one more thing

Brian Dessent brian@dessent.net
Fri Sep 21 03:38:00 GMT 2007


patrickinminneapolis wrote:

> example_wrap.c includes <cstudio>, but gcc can't find it, can you tell me
> how to tell gcc to look in c:\Program Files\Microsoft Visual Studio
> 8\VC\include\ for it?

Setting aside for a moment the fact that you're trying to do something
totally wrong and broken, the reason the compiler cannot find <cstdio>
is that you named the file with a .c extension and are compiling it with
gcc.  If you want to use C++, you need to compile with g++.  If you name
your files with C++ extensions (.cc, .cpp, .C) then gcc will be able to
detect that you want C++ mode and that will also work, however you will
likely get linking errors if you try to link with gcc when you should be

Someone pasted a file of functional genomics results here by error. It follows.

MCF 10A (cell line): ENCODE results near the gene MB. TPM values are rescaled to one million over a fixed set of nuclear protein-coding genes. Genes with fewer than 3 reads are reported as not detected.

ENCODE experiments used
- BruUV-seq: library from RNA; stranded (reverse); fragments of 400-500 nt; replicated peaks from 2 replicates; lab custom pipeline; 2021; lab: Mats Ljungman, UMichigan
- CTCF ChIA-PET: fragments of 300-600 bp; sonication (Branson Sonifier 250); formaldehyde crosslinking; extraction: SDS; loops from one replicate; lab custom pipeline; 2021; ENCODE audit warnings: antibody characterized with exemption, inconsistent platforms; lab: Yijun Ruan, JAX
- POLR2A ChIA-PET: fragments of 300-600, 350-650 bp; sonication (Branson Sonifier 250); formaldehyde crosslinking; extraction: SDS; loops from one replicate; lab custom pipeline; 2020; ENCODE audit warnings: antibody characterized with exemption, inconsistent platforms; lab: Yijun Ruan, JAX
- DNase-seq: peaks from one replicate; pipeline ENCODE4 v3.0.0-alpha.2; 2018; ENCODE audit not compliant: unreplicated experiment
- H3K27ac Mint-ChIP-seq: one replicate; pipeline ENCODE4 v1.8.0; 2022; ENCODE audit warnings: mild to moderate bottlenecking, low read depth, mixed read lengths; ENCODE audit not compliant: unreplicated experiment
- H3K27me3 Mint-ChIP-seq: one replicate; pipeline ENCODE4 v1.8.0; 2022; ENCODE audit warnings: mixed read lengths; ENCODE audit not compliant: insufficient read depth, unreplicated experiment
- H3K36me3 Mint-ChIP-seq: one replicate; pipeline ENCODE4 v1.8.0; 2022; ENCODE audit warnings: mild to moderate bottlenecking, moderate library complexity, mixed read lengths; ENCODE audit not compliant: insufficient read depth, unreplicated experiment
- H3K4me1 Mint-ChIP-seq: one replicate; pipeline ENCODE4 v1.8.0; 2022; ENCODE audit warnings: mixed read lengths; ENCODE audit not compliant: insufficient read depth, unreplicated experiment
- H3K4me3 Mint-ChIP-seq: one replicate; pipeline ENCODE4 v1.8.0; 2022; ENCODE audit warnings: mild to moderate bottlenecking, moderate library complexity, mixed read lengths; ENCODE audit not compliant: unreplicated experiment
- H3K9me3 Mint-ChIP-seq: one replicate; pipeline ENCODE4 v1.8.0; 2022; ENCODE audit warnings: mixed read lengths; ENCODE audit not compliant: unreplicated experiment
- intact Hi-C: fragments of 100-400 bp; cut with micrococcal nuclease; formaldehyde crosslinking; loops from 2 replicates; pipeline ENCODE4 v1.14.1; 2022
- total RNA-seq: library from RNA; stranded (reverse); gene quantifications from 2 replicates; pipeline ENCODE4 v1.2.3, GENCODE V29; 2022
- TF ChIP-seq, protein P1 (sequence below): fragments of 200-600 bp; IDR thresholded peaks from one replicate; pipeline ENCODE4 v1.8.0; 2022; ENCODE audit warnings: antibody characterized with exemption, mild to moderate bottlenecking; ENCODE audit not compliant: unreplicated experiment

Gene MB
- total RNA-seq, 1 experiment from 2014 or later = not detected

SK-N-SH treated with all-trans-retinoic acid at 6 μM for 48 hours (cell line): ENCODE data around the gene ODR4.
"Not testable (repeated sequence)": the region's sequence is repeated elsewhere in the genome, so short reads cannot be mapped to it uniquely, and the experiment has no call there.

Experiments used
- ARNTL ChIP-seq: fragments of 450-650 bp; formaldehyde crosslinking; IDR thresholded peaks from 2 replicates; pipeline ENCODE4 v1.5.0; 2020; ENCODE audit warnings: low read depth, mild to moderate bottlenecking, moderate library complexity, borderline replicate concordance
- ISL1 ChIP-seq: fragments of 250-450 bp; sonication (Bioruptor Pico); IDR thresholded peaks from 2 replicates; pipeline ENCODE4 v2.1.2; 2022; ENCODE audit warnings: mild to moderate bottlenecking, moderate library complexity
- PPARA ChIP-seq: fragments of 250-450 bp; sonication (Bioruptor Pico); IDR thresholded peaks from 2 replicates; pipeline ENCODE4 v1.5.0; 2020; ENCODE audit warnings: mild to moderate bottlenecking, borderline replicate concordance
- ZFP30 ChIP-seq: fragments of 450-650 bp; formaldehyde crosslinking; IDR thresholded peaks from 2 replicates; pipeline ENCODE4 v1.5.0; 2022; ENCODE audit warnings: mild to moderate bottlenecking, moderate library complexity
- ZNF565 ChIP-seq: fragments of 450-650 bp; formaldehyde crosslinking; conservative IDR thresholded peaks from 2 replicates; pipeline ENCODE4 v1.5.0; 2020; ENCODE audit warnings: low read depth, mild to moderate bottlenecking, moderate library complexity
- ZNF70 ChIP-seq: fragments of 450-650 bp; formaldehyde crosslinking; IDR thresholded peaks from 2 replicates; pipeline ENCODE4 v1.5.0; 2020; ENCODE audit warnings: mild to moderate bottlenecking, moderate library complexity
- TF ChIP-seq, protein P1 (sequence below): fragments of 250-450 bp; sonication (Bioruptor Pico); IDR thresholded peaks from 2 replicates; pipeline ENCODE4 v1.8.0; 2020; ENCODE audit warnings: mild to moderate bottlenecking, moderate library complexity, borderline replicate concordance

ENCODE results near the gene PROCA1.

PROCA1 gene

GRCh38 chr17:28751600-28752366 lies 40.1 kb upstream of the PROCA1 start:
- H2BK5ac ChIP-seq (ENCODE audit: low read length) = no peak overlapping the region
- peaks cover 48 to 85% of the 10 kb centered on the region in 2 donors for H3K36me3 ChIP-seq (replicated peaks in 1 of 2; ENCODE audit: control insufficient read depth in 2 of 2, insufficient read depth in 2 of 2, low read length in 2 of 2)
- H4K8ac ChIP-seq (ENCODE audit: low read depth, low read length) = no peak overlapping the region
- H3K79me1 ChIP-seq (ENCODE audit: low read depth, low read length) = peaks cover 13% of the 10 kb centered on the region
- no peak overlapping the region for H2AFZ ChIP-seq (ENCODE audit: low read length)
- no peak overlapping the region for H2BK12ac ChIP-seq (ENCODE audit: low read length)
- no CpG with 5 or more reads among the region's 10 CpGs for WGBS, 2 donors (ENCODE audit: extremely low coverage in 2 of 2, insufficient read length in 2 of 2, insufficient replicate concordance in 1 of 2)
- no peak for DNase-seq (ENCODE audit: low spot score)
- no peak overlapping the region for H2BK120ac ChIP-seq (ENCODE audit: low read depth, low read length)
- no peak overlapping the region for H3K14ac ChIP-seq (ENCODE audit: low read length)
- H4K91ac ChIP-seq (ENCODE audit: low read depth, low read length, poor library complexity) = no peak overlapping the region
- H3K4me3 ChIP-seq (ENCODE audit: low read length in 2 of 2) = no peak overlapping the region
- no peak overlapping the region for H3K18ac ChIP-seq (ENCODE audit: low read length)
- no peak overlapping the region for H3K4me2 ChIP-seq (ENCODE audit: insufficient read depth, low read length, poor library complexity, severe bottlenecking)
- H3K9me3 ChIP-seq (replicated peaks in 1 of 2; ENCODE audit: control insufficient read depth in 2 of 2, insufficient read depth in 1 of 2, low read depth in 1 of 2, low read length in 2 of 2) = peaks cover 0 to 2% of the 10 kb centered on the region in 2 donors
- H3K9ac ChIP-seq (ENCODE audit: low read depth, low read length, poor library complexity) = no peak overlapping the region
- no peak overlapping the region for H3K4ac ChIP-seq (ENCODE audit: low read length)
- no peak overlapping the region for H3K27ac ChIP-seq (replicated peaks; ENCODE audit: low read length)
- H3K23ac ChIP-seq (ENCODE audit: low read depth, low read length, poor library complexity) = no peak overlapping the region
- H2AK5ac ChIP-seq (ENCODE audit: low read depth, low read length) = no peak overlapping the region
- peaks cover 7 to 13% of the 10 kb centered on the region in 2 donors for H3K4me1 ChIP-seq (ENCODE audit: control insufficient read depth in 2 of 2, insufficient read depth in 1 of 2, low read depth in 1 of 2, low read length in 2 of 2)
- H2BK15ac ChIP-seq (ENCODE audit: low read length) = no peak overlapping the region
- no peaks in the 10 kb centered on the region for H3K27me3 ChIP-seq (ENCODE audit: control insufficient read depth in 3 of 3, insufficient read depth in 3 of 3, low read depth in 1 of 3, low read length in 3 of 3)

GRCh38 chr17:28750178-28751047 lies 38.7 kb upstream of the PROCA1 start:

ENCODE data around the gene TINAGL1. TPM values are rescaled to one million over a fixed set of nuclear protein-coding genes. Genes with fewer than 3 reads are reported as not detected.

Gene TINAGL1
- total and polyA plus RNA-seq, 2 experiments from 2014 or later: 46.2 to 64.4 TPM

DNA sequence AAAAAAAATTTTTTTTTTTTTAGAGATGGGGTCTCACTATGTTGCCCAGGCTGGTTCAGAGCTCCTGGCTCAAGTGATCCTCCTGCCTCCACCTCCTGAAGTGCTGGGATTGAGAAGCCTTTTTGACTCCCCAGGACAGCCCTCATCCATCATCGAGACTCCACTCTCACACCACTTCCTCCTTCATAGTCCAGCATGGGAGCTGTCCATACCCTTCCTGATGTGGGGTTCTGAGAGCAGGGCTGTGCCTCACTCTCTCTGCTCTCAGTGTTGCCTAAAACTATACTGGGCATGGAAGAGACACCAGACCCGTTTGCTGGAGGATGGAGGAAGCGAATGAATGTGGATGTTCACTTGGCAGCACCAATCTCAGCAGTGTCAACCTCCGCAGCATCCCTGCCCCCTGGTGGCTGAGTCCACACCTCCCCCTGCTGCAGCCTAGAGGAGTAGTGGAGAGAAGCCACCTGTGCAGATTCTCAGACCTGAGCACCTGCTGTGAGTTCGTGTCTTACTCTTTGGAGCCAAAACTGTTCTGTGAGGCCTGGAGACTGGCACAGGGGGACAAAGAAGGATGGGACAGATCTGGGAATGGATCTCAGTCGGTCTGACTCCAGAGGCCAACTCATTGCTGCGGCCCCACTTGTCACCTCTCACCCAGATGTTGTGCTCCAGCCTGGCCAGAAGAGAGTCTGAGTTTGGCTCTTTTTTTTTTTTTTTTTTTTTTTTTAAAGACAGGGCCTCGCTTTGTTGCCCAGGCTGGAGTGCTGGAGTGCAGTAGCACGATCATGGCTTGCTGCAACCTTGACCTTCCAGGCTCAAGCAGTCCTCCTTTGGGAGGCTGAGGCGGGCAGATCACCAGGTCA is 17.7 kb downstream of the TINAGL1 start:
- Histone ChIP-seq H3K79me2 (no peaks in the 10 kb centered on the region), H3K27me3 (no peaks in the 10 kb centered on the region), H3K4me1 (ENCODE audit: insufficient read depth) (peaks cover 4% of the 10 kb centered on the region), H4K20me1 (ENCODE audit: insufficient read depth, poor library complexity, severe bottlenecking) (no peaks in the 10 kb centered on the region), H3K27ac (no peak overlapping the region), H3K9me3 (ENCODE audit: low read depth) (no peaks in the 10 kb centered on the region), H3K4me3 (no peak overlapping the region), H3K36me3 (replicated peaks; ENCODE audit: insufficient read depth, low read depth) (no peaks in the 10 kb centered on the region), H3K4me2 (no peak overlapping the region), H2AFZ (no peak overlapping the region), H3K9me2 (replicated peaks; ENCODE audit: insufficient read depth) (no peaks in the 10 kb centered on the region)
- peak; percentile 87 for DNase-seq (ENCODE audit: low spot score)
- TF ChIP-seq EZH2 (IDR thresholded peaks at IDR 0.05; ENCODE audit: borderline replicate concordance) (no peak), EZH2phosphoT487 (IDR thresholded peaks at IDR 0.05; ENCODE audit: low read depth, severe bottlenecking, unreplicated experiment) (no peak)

using g++.  In other words: always use g++ when compiling or linking C++
code.

With that out of the way, you're trying to do something nutso by telling
gcc to use MSVC's C++ headers.  There's no way that's going to work. 
Implementations of C++ standard libraries and headers are very tightly
bound to internal details of the compiler, so you have to use gcc's
<cstdio> if you want to use C++ -- and you shouldn't ever need any
special flags to get the compiler's own C++ headers, providing that you
invoke the right driver.  And even if C++ headers were not tied to the
compiler implementation, g++ and MSVC++ implement different ABIs so
trying to link C++ objects/libraries across vendors will fail.

The only exchange of headers that typically works is when you are
dealing with pure C only, and when the headers are designed to be
generic and portable.  Otherwise, don't expect to be able to point gcc
at MSVC internal headers and have anything but great failure.

Brian

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